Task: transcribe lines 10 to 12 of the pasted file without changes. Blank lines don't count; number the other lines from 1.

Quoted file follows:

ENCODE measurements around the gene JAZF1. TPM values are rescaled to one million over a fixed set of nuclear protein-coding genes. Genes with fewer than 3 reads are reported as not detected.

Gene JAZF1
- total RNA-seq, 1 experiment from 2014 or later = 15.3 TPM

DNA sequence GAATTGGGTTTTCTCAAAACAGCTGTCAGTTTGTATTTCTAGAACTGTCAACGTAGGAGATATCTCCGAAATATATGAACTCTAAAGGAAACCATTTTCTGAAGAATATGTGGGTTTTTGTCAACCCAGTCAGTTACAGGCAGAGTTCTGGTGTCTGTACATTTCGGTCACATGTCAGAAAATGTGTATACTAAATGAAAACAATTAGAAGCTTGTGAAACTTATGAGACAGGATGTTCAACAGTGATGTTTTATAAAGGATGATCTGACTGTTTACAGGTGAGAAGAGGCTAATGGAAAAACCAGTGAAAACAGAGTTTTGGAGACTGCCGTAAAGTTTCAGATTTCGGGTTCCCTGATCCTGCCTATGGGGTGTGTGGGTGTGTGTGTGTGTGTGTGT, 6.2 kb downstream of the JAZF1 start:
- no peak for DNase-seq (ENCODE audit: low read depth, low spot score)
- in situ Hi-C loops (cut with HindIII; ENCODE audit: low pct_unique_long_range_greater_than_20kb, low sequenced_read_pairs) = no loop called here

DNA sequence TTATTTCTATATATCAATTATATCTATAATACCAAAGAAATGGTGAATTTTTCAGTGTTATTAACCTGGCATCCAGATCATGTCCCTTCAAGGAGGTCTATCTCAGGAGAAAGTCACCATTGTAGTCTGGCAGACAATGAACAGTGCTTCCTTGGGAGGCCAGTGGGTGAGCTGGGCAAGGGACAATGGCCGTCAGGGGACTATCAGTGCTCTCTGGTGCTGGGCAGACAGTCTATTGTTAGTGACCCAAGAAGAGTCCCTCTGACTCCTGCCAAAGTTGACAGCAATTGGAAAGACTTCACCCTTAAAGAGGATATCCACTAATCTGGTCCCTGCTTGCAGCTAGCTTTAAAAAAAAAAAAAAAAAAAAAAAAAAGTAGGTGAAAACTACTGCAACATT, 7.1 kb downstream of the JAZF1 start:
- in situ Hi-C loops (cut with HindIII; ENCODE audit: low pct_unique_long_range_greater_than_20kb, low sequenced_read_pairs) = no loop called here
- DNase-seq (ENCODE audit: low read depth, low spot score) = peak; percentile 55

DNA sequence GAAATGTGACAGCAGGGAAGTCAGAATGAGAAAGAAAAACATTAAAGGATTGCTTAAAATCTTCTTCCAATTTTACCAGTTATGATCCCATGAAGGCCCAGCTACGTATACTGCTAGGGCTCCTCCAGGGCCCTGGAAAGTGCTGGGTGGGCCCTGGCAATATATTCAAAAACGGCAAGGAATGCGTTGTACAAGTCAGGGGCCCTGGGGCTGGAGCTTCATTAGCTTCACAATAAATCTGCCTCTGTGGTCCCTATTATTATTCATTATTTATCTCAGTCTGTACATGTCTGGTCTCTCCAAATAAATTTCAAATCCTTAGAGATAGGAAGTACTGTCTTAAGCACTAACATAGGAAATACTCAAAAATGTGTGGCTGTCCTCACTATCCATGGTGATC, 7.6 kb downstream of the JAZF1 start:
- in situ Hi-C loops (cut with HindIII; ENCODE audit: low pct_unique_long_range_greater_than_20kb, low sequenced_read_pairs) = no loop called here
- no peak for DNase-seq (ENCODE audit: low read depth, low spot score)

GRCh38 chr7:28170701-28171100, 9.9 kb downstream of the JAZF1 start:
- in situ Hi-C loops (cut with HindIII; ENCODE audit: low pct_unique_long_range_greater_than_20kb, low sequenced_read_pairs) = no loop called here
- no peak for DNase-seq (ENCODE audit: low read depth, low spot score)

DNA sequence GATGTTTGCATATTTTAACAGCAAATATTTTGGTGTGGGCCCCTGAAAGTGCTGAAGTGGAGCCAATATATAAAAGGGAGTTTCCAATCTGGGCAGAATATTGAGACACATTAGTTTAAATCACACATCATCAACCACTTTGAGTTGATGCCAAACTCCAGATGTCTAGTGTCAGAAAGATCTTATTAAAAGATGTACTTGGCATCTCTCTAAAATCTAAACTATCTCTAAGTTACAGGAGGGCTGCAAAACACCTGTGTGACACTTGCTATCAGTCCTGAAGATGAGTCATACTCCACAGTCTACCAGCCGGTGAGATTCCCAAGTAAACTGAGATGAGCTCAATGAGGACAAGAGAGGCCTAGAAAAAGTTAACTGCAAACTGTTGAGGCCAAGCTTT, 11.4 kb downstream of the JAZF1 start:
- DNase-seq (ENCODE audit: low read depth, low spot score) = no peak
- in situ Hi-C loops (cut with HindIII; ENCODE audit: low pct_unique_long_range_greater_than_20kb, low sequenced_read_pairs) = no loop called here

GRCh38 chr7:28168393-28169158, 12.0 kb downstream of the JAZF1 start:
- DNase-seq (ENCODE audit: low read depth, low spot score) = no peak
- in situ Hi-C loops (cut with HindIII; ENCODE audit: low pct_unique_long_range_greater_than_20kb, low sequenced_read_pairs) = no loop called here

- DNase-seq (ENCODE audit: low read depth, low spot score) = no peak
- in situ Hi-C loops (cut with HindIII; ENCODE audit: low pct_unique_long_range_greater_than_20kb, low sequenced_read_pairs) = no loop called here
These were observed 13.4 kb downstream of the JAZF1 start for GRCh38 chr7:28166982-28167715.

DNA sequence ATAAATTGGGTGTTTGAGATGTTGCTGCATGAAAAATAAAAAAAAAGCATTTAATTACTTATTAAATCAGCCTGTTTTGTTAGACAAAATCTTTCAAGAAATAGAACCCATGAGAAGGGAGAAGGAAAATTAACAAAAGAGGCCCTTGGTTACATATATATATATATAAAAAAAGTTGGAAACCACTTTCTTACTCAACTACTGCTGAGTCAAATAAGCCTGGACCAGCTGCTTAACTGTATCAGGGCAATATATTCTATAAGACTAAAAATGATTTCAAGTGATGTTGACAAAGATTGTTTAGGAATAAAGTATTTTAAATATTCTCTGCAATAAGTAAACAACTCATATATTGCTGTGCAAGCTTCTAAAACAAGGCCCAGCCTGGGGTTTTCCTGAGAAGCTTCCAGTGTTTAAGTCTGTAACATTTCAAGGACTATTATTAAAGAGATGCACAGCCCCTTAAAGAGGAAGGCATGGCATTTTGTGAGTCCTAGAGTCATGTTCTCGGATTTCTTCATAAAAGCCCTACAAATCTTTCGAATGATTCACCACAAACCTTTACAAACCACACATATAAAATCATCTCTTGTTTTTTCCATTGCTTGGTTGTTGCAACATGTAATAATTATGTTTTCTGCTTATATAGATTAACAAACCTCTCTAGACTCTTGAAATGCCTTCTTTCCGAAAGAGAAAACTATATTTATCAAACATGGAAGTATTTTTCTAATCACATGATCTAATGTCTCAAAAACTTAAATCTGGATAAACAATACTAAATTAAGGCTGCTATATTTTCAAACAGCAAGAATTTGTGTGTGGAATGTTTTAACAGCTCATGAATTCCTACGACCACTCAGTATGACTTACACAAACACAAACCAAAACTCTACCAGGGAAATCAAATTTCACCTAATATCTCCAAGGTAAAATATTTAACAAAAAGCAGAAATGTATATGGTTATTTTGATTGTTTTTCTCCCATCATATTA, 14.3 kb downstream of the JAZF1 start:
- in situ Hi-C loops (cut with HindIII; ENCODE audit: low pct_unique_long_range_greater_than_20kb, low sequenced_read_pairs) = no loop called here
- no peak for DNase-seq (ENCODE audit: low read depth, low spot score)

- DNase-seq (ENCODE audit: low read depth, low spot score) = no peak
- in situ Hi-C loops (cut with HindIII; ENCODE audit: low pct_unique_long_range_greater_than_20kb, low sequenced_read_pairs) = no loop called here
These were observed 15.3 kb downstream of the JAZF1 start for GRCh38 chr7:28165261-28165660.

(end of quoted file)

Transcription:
DNA sequence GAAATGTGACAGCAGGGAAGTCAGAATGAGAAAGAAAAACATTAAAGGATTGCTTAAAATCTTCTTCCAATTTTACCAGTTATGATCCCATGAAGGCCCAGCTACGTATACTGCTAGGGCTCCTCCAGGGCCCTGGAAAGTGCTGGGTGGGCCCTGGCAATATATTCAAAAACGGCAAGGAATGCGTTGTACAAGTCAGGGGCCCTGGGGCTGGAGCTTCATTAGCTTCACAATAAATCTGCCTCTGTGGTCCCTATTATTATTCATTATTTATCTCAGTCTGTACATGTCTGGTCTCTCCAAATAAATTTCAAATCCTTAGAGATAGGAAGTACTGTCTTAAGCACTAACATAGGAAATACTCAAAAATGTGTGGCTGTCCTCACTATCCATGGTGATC, 7.6 kb downstream of the JAZF1 start:
- in situ Hi-C loops (cut with HindIII; ENCODE audit: low pct_unique_long_range_greater_than_20kb, low sequenced_read_pairs) = no loop called here
- no peak for DNase-seq (ENCODE audit: low read depth, low spot score)